If you don’t play, your chances of winning is zero. If you play the smallest amount, a single $2 game, your chance increases from zero to 1 in 36 billion. That’s significant, as it changes your possible result from definitely not winning to having an infinitesimal chance of winning.

So if you play more games per drawing, your chances increase, right. Well, in one sense they do, but in a more practical sense, they are still infinitesimal. But remember that the money you bet comes out of your disposable income. For most people, that much money is much more than one billionth! The lower your income, the more significant a chunk will be (likely) lost to the lottery.

Even if you don’t win, though, playing the lottery buys you something: the chance to dream of winning! From the moment you buy the ticket until you check your numbers, you are in that Schrödinger state of winning and not winning, and can fantasize about luxurious travel, or expensive cars, or whatever else you would do with that much money. That ability to dream is a benefit that many people overlook, but it’s the part that the people running the lottery count on to get you to buy those tickets.

The best strategy, then, is to buy a single ticket, unless that $2 would mean doing without basic necessities. By buying a single ticket you have some chance, albeit minuscule. Buying more than one doesn’t really increase your chances significantly, but takes a bigger and bigger bite out of your disposable income. So buy that one ticket, and dream away!

Writing Again

Today marks 2 months since I was laid off from my job at DataRobot. It was part of a 25% reduction that was made in anticipation of the business slump from the COVID-19 pandemic, and having just been there for 6 months, I was one of the ones let go.

I have spent the last two months like most of you largely confined to my home, with only an occasional trip to the grocery store. Since I was home with all this newfound free time on my hands, I decided to work on a lot of projects that I’ve had to put off. Now that those are largely complete, I need to find a new outlet to occupy my time. So today I’m going to start on a program of writing every day; you’re reading the first entry.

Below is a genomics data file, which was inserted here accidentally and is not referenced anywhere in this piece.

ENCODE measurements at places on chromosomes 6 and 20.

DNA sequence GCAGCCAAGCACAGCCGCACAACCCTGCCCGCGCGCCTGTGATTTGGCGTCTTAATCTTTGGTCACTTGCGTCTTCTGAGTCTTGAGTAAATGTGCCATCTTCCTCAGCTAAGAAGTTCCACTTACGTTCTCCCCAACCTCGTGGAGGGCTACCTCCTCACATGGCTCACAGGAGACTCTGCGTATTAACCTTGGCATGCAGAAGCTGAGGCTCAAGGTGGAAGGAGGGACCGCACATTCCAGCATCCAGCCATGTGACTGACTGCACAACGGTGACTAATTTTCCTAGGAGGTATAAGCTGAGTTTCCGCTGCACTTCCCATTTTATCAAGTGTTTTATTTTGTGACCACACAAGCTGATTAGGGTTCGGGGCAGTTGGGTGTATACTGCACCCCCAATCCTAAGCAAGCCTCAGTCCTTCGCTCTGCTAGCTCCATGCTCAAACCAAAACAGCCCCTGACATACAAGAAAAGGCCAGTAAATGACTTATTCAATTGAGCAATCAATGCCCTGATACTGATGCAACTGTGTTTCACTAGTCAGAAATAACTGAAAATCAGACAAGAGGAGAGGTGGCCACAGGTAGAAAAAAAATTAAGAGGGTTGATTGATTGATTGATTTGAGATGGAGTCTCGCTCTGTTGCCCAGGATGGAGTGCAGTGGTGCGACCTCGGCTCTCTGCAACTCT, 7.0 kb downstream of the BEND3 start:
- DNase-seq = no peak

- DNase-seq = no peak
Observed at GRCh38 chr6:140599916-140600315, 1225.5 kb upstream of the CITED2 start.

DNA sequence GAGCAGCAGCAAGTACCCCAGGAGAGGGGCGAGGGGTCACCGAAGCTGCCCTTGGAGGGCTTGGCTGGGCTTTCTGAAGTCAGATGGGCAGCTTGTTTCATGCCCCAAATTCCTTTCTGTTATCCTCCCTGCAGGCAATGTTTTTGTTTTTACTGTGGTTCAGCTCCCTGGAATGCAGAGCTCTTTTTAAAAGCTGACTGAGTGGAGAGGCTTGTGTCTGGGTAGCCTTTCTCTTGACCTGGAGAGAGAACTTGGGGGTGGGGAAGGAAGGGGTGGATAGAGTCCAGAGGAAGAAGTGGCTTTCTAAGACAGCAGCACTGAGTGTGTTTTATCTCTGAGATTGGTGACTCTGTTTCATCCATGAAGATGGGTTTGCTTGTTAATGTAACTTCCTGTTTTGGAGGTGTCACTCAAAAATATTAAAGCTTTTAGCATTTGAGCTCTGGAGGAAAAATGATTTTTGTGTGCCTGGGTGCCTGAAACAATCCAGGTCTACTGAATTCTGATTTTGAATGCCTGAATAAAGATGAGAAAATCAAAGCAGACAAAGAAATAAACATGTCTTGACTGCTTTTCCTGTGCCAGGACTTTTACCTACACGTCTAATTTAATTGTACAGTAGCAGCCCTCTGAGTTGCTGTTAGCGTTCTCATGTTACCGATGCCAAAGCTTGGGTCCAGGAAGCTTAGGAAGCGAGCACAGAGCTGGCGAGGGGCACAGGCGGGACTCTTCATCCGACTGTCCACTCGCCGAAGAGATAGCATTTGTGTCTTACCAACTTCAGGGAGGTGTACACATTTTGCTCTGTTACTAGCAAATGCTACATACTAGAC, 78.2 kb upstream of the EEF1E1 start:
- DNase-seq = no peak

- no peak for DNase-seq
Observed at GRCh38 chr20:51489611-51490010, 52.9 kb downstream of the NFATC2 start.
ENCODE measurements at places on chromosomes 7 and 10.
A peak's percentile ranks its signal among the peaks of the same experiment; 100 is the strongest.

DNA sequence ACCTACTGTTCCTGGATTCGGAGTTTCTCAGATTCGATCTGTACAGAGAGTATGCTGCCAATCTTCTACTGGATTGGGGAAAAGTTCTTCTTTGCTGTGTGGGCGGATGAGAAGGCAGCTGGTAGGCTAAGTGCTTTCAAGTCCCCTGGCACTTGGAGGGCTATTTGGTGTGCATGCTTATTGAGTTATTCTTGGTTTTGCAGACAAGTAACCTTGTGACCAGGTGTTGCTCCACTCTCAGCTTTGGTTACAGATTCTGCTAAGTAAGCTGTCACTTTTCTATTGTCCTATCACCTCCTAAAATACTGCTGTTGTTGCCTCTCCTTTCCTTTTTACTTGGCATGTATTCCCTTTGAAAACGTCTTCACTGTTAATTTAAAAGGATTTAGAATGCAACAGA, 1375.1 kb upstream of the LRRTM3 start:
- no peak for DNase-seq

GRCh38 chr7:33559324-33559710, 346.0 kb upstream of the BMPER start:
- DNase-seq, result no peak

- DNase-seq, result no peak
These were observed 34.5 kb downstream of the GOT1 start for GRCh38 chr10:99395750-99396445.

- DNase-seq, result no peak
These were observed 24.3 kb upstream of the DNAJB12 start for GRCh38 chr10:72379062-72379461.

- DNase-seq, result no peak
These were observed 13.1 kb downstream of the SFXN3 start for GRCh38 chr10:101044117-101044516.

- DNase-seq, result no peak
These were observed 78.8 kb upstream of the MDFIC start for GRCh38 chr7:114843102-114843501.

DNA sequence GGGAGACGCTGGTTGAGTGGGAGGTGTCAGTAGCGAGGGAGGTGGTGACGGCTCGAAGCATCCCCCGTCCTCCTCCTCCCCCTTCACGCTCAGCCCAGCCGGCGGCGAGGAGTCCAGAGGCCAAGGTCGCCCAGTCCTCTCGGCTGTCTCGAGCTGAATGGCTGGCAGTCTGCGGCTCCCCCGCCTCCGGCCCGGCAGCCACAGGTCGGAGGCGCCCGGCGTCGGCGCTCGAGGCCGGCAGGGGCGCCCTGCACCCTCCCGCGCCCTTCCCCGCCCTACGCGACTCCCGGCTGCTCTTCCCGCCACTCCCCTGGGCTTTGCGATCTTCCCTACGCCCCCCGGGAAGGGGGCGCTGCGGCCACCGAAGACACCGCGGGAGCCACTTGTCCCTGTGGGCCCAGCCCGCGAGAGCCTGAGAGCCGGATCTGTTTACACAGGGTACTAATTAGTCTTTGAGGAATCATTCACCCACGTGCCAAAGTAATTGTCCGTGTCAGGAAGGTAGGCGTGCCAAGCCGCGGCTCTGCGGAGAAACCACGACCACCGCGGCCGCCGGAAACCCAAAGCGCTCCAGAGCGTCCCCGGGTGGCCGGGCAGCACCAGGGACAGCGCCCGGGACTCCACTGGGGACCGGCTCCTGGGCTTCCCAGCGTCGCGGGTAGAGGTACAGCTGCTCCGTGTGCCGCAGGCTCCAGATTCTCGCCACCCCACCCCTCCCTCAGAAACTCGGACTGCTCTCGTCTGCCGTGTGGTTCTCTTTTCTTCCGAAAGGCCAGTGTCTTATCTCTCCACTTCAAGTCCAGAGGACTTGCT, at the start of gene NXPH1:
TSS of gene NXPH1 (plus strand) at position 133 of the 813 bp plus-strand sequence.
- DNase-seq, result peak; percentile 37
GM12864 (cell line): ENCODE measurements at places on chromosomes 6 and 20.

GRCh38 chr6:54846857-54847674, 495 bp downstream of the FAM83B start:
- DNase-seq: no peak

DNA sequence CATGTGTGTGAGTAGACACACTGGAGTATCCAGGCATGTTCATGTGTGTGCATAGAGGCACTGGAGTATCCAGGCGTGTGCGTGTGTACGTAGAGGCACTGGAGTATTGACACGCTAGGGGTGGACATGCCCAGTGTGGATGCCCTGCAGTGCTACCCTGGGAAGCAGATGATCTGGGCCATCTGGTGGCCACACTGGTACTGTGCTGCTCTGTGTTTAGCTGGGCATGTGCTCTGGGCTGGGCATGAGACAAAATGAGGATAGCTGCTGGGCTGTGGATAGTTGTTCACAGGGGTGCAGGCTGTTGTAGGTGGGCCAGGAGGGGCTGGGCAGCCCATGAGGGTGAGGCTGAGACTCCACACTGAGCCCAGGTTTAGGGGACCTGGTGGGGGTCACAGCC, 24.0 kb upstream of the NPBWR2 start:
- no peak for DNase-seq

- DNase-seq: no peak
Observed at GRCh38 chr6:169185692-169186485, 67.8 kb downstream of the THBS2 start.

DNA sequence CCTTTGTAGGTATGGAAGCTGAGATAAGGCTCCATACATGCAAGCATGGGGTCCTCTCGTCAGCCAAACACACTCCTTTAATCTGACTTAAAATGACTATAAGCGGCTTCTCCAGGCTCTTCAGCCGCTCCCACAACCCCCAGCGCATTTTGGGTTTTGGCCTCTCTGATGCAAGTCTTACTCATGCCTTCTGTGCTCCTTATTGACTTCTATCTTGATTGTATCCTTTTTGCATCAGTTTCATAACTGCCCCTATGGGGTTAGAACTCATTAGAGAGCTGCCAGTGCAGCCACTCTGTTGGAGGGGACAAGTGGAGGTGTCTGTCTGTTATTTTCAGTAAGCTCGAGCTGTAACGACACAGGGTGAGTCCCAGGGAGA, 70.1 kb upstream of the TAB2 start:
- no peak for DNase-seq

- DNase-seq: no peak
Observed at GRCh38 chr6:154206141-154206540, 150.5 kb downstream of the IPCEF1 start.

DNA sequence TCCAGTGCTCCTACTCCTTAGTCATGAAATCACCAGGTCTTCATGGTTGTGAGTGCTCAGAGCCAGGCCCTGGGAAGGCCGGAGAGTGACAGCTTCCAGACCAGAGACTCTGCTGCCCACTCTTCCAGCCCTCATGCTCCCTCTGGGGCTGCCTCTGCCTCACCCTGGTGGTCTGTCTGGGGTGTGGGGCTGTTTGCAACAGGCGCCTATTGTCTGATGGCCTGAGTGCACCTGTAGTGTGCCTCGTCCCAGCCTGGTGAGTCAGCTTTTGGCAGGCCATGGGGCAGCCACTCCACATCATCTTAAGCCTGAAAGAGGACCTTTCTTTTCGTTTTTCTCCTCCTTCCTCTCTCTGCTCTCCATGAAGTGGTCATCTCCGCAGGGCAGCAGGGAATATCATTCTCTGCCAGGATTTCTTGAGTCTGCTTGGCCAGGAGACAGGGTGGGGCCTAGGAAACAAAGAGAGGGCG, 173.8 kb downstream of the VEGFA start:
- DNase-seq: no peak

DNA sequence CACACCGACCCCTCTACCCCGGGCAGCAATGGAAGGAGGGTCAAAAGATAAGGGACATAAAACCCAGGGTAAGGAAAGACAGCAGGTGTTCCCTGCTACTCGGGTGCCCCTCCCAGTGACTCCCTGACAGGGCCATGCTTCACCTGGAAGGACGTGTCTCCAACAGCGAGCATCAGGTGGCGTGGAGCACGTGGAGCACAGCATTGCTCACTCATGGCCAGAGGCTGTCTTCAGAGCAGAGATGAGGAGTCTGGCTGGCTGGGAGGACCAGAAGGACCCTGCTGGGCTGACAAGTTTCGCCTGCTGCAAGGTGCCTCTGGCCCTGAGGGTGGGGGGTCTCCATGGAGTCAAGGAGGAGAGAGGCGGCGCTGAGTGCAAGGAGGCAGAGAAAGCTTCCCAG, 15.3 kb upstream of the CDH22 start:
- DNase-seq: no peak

Not to brag, but I’ve always been pretty good writer. The biggest problem that I have is perfectionism: I want to edit/rewrite until it can’t be tweaked any more. As an example, I was stuck for 10 minutes just coming up with a title for this post! I mentioned this tendency in the very first post of this blog: I was about to travel to Australia, and wanted to have a way to record my impressions. I had hardly ever traveled outside the US, so this was a really big deal for me.

I kept it up for a short while, but soon fell back into my old ways: starting a post, and then abandoning it because it didn’t feel good enough. When I joined IBM in 2014 as an OpenStack developer, part of my role was to be outspoken, and writing blog posts was one way to do that. So for a while I was posting fairly regularly. This time, though, it was the blowback from those posts that caused me to lose interest in writing. You see, the OpenStack developer hierarchy is designed to discourage change and alternate approaches, both of which were the frequent topics of my posts. It discouraged me because I was publicly criticized by many of the “core” developers, who seemed to take my ideas as threats to the way they were doing things. It was even more discouraging that I received at least as much private thanks and praise from others, all of whom were not comfortable expressing support publicly, less they lose political capital with the core developers. I have a post I started and never finished on this toxic atmosphere; maybe one of these days I’ll finish it as part of this new effort.

So I’m now going to reiterate my initial pledge: I will limit myself to a one edit rule: after the post is written, I’ll go over it once for typos, etc., and then publish it. I’m also setting a minimum of 30 minutes per day to write, and to publish it no matter how good I feel it is. There will be no set topic; one day it may be my thoughts on photographic composition, the next may be a tirade about the latest Trump atrocity. But I do hope that what I write is as interesting for you to read as it is for me to go through the process of writing.